Presenting as part of the opening keynote address at Apple's annual developers conference on Monday, EA co-founder Bing Gordon announced his firm would soon begin releasing Mac games simultaneously alongside their Windows equivalents. But in the short time allotted to the executive, some of the underlying details and requirements of those games were not widely publicized.
For instance, each of the new Mac games announced thus far will be converted using TransGaming's Cider engine, which -- unlike direct reprogramming efforts -- wraps a layer around the game's original code. The interpreter translates all of the normally Windows-only system calls made by a game (including DirectX and Win32) to Mac calls with a minimal overhead.
Doing so not only cuts down on development time, the company says, but also guarantees equal support as multiplayer games, patches, and other features will always be shared between Mac and Windows versions. All of these have been chronic difficulties for games in the past, as developers had to convert code both to a new OS and a new processor architecture at the same time.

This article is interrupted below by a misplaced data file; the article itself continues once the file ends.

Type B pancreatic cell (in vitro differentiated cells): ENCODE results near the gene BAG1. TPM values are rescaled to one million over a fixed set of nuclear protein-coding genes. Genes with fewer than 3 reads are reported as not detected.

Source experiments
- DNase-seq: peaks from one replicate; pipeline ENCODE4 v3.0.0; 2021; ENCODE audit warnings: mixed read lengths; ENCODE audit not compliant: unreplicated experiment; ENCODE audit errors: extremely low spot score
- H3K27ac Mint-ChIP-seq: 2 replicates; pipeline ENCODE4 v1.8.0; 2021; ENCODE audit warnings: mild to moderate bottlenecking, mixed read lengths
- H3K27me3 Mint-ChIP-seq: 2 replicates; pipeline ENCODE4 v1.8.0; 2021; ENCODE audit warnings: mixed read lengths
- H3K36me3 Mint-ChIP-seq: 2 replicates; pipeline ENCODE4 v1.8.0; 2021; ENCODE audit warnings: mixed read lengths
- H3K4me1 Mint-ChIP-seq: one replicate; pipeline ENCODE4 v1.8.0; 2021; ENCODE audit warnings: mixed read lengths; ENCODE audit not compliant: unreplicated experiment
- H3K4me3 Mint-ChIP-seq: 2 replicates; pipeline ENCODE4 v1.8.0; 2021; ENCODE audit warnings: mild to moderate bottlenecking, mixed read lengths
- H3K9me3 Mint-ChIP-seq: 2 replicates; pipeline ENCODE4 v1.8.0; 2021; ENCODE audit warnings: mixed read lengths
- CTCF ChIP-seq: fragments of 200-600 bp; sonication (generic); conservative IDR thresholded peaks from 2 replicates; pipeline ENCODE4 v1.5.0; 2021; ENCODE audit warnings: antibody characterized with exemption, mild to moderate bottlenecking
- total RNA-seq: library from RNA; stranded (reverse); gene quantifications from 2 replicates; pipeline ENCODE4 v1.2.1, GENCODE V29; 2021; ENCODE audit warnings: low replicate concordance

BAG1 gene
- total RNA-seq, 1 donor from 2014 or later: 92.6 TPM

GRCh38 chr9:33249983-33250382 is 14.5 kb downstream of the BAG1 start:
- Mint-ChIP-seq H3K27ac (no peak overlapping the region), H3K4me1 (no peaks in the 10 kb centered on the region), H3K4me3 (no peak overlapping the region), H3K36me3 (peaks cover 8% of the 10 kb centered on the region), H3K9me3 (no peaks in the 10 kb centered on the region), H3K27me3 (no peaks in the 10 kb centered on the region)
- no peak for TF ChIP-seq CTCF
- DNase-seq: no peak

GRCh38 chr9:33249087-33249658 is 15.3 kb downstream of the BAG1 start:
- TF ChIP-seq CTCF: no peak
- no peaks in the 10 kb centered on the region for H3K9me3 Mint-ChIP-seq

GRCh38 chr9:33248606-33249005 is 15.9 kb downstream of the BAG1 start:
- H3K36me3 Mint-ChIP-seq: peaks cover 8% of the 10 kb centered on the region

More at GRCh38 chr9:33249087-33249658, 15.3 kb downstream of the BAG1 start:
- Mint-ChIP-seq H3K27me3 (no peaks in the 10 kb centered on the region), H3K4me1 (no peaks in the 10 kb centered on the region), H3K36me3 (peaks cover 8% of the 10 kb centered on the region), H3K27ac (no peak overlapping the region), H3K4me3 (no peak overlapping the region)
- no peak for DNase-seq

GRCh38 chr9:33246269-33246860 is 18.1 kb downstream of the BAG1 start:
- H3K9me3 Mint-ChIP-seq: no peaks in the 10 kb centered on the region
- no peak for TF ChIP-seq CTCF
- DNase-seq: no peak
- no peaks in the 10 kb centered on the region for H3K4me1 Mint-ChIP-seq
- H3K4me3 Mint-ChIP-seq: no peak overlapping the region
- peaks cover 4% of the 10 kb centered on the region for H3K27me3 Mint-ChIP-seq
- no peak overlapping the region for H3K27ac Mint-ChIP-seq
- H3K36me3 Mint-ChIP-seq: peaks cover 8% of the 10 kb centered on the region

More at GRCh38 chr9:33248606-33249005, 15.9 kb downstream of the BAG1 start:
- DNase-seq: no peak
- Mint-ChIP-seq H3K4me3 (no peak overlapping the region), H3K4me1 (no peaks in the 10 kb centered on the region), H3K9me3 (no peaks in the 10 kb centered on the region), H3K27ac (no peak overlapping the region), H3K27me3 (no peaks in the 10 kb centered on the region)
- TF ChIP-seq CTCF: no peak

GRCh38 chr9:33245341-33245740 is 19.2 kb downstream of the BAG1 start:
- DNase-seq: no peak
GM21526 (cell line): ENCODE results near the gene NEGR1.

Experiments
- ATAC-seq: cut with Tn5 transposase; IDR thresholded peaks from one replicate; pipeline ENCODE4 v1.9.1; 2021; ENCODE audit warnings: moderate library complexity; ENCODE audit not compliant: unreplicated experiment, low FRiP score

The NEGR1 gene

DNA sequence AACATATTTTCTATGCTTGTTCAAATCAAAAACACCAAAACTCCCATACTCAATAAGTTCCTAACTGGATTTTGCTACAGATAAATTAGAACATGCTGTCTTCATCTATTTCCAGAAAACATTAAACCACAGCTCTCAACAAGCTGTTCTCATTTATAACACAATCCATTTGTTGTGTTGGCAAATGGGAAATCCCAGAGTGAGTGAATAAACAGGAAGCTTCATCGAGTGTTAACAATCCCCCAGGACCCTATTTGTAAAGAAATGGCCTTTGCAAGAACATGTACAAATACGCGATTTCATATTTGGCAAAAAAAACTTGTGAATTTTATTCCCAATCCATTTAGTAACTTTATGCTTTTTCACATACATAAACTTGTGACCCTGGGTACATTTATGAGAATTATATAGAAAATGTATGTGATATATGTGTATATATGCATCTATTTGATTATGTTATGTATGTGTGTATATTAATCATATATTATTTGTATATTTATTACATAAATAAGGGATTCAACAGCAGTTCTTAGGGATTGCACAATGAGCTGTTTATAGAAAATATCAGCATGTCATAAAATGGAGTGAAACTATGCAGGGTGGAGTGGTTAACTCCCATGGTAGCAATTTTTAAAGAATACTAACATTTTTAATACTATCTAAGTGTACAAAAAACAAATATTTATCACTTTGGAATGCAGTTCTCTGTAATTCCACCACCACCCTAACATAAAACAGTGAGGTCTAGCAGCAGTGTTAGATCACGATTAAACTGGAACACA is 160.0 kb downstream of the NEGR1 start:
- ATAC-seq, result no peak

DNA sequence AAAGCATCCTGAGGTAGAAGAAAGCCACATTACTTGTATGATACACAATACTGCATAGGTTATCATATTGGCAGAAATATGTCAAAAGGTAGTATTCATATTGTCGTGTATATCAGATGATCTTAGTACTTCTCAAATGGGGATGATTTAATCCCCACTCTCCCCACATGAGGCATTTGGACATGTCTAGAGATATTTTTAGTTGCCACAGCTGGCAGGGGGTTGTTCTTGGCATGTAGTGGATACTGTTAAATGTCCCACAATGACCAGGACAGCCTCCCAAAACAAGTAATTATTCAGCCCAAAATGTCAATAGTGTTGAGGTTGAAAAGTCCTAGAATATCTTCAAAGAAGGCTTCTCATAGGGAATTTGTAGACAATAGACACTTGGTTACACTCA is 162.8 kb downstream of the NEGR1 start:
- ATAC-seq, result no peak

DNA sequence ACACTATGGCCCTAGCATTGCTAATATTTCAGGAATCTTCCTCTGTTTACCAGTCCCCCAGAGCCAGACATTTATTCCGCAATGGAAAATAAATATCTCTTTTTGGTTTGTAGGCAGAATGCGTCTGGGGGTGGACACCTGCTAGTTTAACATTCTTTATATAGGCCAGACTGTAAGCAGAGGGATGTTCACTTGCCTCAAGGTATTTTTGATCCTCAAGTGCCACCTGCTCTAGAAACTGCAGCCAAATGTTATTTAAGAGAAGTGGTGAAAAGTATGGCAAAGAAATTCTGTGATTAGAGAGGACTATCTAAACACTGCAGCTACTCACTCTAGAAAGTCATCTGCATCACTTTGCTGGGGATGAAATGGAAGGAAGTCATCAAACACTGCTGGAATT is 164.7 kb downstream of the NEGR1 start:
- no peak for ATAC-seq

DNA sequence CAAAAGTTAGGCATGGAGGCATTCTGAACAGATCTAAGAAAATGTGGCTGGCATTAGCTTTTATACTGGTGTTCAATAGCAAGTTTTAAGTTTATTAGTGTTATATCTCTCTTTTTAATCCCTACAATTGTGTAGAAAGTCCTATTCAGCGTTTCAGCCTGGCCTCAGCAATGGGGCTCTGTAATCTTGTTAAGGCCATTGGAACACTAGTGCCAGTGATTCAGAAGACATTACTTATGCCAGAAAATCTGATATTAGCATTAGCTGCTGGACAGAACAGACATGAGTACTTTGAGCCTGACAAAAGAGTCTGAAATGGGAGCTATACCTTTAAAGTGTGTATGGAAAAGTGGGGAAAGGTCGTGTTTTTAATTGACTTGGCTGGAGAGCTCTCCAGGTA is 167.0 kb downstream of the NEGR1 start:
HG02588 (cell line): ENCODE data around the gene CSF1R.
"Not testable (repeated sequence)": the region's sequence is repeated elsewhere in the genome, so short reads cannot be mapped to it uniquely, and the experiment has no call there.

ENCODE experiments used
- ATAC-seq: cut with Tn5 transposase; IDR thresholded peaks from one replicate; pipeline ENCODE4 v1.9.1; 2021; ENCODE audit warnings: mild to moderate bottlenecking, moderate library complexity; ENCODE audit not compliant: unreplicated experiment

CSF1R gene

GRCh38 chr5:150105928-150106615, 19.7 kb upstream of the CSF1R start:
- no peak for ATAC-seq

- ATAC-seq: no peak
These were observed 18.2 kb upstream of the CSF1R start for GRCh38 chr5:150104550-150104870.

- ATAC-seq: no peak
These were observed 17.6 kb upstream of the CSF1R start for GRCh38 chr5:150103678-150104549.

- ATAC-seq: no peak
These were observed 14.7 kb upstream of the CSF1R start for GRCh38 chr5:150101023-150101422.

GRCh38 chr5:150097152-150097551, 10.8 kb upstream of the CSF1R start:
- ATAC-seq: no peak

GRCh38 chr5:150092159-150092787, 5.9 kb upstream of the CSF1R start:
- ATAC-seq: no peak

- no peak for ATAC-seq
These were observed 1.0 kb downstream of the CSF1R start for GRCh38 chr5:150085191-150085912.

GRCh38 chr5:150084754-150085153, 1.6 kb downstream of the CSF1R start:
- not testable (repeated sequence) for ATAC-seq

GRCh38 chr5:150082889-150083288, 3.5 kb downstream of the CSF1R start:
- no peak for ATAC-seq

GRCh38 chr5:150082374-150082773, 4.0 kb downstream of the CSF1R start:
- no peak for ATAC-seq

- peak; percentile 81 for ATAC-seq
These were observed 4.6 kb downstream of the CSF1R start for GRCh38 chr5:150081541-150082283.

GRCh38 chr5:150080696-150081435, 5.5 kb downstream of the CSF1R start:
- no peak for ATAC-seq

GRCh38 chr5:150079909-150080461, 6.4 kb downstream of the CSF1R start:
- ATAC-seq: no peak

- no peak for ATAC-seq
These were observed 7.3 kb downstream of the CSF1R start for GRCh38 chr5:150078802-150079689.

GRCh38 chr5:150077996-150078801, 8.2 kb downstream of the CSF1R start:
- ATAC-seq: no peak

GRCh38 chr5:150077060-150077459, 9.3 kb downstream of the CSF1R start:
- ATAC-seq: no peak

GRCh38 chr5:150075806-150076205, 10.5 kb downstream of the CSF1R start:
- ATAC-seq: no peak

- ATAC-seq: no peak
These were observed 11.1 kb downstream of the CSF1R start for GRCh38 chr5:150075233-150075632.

This may come at a high price for some users, however. TransGaming's technology normally only works with Intel-based Macs, leaving owners of older PowerPC systems without the ability to play any of the titles even if faster computers (such as late-model PowerMac G5s) would theoretically have the performance to run the games in a PowerPC-native form.
No plans are in the works to change Cider's dependence on Intel code, a representative from the company told AppleInsider.
The move bars all Macs made before 2006 from playing titles and also illustrates one of the side-effects of the transition to Intel processors. Apple itself has pledged to develop universal binaries compatible with both new and old systems but has never guaranteed similar protection from third-parties, which can use Xcode and other tools to write programs that run only on the Intel platform.